Late last month, Susan Sarandon sparked a heated debate among Bernie Sanders supporters about whether, in the event of their candidate’s loss in the contest for the Democratic nomination, it would be better to vote for Hillary Clinton in the November general election or to allow a Republican to succeed Barack Obama.
Would there really be enough of a difference between the former secretary of state, a confessed moderate and centrist, and the current GOP front-runner, whose last wedding she attended (“I happened to be in Florida,” Clinton has said), to justify empowering yet again a party establishment that seems constitutionally allergic to challenging an unjust status quo?
Or, on the other hand, is it not self-evident that a reinstatement of the Clintons to the White House ought to be preferred over a Republican Party divided only over the extent to which it should be forthright about its racism, xenophobia, sexism, militarism and servility to corporate power? In the interest of a full hearing for each argument, we asked four supporters of Bernie Sanders to comment on the “Bernie or Bust” phenomenon. —Richard Kreitner
As a millennial still struggling under the weight of student debt and an Arab-American with loved ones scattered across the Middle East, I’ve got plenty of “skin in the game” this election season. That’s why I cannot in good conscience vote for Hillary Clinton if she wins the Democratic nomination, even if it means the Republican front-runner, Donald Trump, becomes the next president of the United States.
It has become accepted orthodoxy in establishment circles to view Trump as an authoritarian race-baiter who poses a uniquely grave danger to the United States and the world. While he is all of those things, this characterization obscures the fact that Clinton is also a threat to world stability, and that, unlike Trump, she already has the blood on her hands to prove it.
Sure, Trump has demonized Mexicans, Muslims, and women. But Clinton called black children “superpredators” and referred to welfare recipients as “deadbeats.” She routinely accuses Palestinians of teaching their children to hate while closely aligning herself with Israel’s right-wing, Holocaust-revising Prime Minister Benjamin Netanyahu, a man whose demagoguery rivals Trump’s. She also likened Russian president Vladimir Putin to Hitler and expressed pride in making an enemy of “the Iranians” whose country she once threatened to “obliterate.”
The problem with Clinton goes beyond semantics. On issues relating to trade and foreign policy, Clinton is clearly to the right of Trump.
Trump wants to ban Muslims from the United States, which is atrocious. But Clinton has a record of supporting the bombing of them to achieve hazily defined geopolitical goals. Who can say which is the more repulsive? Trump has called for reducing America’s military presence abroad and has repeatedly stated his opposition to regime change, blasting the Iraq War that Clinton voted for as a “big fat mistake” that “destabilized the Middle East.” He even suggested a policy of neutrality in peace negotiations between Israel and the Palestinians, a proposal Clinton attacked from the right.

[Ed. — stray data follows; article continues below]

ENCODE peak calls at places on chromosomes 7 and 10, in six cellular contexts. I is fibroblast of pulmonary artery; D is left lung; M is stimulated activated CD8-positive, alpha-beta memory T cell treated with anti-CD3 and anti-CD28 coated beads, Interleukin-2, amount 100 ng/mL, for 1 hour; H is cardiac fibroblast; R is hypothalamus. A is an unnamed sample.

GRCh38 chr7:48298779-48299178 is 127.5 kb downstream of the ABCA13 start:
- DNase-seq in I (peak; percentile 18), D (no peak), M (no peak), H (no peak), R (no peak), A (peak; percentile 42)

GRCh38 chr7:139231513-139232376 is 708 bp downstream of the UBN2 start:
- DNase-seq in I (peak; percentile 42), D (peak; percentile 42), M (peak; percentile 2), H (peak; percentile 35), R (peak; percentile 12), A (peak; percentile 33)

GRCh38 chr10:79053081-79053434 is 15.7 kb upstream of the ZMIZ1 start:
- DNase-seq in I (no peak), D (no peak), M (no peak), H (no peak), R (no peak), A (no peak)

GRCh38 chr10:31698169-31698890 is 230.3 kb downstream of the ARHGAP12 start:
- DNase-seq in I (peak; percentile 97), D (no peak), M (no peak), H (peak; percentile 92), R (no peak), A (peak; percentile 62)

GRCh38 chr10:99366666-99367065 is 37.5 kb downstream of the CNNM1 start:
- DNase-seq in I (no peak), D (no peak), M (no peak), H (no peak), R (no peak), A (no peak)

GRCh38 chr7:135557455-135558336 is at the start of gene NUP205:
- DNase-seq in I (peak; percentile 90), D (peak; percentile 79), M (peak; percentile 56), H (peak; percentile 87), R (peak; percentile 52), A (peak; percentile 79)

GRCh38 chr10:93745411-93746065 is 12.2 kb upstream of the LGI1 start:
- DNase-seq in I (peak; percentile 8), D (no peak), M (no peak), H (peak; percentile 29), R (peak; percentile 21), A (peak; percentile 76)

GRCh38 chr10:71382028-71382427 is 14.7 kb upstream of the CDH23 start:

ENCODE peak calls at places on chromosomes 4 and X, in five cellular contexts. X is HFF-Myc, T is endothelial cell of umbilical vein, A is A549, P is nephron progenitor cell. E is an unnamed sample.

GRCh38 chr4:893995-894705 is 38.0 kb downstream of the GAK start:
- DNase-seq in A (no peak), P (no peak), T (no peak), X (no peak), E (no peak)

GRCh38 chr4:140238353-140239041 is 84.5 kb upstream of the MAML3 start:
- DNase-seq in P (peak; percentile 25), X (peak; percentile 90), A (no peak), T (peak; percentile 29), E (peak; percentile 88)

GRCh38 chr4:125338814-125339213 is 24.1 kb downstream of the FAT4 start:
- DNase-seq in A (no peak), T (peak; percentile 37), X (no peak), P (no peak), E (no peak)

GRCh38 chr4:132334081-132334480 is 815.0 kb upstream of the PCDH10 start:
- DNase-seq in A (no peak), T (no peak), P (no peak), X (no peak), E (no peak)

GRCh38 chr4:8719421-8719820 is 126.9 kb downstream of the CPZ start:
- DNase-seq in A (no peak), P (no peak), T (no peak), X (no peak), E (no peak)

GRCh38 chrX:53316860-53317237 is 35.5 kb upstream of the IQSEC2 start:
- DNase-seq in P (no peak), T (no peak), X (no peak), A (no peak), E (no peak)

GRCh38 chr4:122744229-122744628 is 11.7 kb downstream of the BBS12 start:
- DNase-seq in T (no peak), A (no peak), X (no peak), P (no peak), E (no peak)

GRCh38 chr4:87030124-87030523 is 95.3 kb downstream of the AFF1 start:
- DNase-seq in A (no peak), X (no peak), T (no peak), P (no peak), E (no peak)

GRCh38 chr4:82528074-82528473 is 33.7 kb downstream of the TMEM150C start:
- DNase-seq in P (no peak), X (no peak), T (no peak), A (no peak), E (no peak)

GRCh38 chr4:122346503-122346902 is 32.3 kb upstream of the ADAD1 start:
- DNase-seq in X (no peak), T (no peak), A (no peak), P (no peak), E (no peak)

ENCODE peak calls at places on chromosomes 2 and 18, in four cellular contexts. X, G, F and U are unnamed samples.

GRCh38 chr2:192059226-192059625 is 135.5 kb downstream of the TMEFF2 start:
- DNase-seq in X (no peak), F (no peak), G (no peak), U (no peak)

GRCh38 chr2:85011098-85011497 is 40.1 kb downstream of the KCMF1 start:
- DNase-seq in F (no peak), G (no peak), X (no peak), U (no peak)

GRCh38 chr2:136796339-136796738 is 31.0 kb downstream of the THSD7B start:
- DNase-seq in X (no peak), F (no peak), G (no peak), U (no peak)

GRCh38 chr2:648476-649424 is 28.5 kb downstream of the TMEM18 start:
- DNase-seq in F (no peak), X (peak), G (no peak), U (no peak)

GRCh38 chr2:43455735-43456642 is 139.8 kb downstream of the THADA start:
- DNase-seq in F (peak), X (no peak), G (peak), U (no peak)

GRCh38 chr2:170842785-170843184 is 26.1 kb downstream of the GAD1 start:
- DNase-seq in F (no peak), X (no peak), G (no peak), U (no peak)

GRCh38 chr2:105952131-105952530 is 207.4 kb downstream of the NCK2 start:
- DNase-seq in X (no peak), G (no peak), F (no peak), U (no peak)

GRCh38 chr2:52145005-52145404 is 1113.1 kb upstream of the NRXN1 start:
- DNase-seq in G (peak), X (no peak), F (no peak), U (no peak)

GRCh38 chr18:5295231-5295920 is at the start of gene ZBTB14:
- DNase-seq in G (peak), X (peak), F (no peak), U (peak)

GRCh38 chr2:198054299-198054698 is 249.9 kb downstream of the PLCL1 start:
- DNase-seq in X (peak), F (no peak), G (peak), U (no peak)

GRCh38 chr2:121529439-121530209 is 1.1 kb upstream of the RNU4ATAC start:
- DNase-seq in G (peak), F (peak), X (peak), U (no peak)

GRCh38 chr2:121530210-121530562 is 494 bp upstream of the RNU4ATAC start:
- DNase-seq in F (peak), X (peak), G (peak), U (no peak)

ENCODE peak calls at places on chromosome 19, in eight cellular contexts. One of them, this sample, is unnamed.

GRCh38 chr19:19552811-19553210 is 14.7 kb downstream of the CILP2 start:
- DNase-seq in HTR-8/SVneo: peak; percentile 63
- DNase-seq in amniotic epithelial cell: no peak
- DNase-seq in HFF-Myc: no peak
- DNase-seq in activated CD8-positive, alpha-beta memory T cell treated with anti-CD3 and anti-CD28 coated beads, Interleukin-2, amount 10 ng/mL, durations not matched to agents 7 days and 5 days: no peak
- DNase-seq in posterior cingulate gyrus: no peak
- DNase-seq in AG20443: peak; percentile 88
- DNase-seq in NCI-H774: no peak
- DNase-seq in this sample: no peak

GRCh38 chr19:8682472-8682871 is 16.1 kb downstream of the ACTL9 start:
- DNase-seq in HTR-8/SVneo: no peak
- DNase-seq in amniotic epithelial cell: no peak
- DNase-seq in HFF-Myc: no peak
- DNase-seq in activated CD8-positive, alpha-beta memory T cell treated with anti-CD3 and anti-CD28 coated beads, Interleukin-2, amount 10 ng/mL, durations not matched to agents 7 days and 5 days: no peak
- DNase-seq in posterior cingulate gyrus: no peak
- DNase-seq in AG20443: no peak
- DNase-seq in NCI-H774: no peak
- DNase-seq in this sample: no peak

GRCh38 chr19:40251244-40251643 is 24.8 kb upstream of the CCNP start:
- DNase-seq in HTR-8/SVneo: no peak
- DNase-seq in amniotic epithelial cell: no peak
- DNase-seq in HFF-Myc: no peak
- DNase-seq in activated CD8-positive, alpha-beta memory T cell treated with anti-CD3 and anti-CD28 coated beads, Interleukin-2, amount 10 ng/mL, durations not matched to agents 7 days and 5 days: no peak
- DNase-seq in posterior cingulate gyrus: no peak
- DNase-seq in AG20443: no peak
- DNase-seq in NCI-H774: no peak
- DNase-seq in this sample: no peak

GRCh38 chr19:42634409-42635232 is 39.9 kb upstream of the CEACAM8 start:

Despite reinventing herself as a social-justice warrior in recent months, Clinton more closely resembles a neoconservative hawk. Her fingerprints are all over the regime-change disasters that fueled the rise of ISIS in Libya and state-sanctioned death squads in Honduras. Yet she remains confident in the righteousness of foreign intervention. During her tenure as secretary of state, she acted as a weapons dealer to her tyrant donors, thereby strengthening the military prowess of despots with abysmal human-rights records.
Clinton’s nefarious dealings aren’t limited to foreign policy. She played an active role in dismantling welfare, expanding mass incarceration, and selling out American workers to the disastrous corporate trade deals that Trump rails against, not to mention her ongoing pattern of trashing Arabs and Muslims to woo pro-Israel voters and donors.
Fortunately, Clinton’s coronation isn’t inevitable. Bernie Sanders is still in the race and has a record of consistently opposing regime change, military belligerence, and austerity. And he’s mainstreaming socialist ideas that are vital to combating the fascism coalescing around Trump. The stakes couldn’t be higher. Another four or even eight years of Clintonian economics and military adventurism will lead to the rise of an even more bellicose demagogue than Trump. For me, the choice is clear: It’s Bernie or bust.
Democrats or Bust
In the heat of this primary campaign, some Bernie Sanders supporters say they could never support Hillary Clinton—a candidate, they believe, who does not represent their interests or their values. But I’m confident they’ll come to judge their interests differently over the course of a months-long general election campaign against Donald Trump or Ted Cruz.